|Districts of Israel|
מְחוֹזוֹת יִשְׂרָאֵל (Hebrew)
ولايات اسرائيل (Arabic)
|Location||State of Israel|
|Populations||1,032,800 (Haifa) – 2,196,900 (Central District)|
|Areas||190 km2 (72 sq mi) (Tel Aviv) – 14,190 km2 (5,477 sq mi) (Southern District)|
There are six main administrative districts of Israel, known in Hebrew as mekhozot (מְחוֹזוֹת; singular: makhoz מָחוֹז) and Arabic as mintaqah and fifteen sub-districts known as nafot (נָפוֹת; singular: nafa נָפָה). Each sub-district is further divided into natural regions, cities, municipalities, and regional councils it contains.
The present division into districts was established in 1953, to replace the divisions inherited from the British Mandate. It has remained substantially the same ever since; a second proclamation of District boundaries issued in 1957 – which remains in force as of 2022 – only affirmed the existing boundaries in place.
The figures in this article are based on numbers from the Israeli Central Bureau of Statistics and so include all places under Israeli civilian rule including those Israeli-occupied territories where this is the case. Therefore, the Golan sub-district and its four natural regions are included in the number of sub-districts and natural regions even though it is not recognized by the United Nations or the international community as Israeli territory. Similarly, the population figure below for the Jerusalem District was calculated including East Jerusalem whose annexation by Israel is similarly not recognized by the United Nations and the international community. The Judea and Samaria Area, however, is not included in the number of districts and sub-districts as Israel has not applied its civilian jurisdiction in that part of the West Bank.
The districts have no elected institutions of any kind, although they do possess councils composed of representatives of central government ministries and local authorities for planning and building purposes. Their administration is undertaken by a District Commissioner appointed by the Minister of the Interior. Each district also has a District Court.
Since the District Commissioners are considered part of the Ministry of the Interior's bureaucracy, they can only exercise functions falling within the purview of other ministries if the appropriate Minister authorizes them. This authorization is rarely granted, as other government ministries and institutions (for example, the Ministry of Health and the Police) establish their own divergent systems of districts.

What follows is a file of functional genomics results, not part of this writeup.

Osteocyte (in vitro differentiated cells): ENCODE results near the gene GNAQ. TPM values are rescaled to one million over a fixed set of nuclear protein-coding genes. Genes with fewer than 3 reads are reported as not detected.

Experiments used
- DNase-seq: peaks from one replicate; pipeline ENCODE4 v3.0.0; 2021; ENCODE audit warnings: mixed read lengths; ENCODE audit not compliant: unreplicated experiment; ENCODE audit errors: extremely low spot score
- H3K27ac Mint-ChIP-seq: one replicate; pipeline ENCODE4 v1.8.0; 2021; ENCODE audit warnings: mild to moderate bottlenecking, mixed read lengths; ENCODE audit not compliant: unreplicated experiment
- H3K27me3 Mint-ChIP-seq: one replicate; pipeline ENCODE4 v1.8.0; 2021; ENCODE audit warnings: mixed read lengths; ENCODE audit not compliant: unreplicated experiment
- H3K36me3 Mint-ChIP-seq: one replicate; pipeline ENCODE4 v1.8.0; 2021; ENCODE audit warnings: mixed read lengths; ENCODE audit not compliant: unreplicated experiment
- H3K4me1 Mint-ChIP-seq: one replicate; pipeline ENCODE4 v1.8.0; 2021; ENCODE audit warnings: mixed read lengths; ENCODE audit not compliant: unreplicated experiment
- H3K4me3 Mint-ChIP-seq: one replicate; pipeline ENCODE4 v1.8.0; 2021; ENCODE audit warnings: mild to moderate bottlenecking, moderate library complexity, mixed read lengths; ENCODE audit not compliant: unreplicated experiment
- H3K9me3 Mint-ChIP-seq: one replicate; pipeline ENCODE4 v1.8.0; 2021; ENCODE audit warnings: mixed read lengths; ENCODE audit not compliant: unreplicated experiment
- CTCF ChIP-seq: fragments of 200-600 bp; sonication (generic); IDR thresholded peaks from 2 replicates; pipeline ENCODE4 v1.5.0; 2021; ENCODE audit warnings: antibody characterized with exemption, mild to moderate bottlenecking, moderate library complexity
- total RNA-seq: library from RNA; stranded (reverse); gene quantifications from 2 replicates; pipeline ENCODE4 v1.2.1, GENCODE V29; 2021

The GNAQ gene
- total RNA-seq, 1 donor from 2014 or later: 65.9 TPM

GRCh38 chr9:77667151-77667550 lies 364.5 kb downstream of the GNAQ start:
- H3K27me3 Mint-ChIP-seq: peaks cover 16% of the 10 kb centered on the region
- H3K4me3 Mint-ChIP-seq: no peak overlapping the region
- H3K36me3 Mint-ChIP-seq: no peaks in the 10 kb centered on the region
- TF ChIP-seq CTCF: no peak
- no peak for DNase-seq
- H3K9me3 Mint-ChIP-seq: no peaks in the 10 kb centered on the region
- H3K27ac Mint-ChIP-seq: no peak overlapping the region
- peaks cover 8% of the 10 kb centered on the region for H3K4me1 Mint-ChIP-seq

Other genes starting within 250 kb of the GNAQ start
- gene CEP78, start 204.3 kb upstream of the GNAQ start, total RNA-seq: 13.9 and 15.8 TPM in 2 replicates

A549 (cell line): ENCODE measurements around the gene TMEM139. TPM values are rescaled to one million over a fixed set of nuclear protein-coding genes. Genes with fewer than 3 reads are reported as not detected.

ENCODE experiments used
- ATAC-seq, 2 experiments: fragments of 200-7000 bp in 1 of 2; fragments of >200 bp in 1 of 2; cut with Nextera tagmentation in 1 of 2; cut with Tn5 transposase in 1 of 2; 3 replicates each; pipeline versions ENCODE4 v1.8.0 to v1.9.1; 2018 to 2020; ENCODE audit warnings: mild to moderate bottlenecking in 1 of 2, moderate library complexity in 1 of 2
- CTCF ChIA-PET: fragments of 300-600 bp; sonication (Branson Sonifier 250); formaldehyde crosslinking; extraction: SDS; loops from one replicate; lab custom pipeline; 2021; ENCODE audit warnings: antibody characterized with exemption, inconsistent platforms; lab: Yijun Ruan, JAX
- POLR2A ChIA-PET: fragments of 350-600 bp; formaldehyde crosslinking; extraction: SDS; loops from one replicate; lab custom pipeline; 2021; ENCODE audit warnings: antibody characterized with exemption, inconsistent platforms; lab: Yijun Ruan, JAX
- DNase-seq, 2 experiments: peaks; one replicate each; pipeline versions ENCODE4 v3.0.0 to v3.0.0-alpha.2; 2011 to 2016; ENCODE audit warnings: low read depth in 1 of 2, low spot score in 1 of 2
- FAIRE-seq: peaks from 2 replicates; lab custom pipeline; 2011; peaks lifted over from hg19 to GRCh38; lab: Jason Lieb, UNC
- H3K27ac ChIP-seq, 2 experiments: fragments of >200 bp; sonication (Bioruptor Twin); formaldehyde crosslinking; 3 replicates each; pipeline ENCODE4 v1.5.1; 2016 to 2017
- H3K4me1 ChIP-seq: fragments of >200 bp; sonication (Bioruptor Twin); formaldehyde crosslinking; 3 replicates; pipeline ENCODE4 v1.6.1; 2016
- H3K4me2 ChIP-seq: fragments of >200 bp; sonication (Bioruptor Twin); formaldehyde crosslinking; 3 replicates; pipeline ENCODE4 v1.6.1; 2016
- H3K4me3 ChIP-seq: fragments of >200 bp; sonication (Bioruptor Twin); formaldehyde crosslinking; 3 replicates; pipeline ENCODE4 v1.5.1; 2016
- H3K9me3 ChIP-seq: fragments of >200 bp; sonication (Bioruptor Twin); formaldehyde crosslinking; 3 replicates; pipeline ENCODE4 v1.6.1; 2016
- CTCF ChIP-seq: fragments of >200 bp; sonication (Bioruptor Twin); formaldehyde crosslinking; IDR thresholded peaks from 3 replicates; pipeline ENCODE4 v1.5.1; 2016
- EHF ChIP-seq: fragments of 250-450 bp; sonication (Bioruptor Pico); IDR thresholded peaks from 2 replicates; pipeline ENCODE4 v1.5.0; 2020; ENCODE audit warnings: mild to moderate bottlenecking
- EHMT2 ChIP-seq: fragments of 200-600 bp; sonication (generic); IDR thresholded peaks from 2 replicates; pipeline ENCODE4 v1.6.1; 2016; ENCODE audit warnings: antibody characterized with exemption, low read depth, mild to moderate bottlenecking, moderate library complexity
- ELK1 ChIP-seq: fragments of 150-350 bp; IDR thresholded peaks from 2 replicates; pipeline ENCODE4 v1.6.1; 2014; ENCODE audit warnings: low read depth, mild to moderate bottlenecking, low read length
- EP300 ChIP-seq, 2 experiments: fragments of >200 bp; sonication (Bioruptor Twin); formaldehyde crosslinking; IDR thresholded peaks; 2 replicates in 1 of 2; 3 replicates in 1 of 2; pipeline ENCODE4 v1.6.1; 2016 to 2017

Jerusalem District (Hebrew: מְחוֹז יְרוּשָׁלַיִם, Mehoz Yerushalayim)
District capital: Jerusalem.[a]
Northern District (Hebrew: מְחוֹז הַצָּפוּן, Mehoz HaTzafon)
District capital: Nof Hagalil
Haifa District (Hebrew: מְחוֹז חֵיפָה, Mehoz Heifa)
District capital: Haifa
Central District (מְחוֹז הַמֶּרְכָּז, Mehoz HaMerkaz)
District capital: Ramla
Tel Aviv District (Hebrew: מְחוֹז תֵּל־אָבִיב, Mehoz Tel Aviv)
District capital: Tel Aviv
Southern District (Hebrew: מְחוֹז הַדָּרוֹם, Mehoz HaDarom)
District Capital: Beersheba
Formerly the Hof Aza Regional Council with a population of around 10,000 Israelis was part of this district, but the Israeli communities that constituted it were evacuated when the disengagement plan was implemented in the Gaza Strip. Since the withdrawal, the Coordination and Liaison Administration operates there.
Judea and Samaria Area (Hebrew: אֵזוֹר יְהוּדָה וְשׁוֹמְרוֹן, Ezor Yehuda VeShomron)
Largest city: Modi'in Illit
The name Judea and Samaria for this geographical area is based on terminology from the Hebrew and other sources relating to ancient Israel and Judah/Judea. The territory has been under Israeli control since the 1967 Six-Day War but not annexed by Israel, pending negotiations regarding its status. It is part of historic Israel, which leads to politically contentious issues. However, it is not recognized as part of the State of Israel by the United Nations and most nations.
There are no sub-districts and no natural regions in the Judea and Samaria Area.
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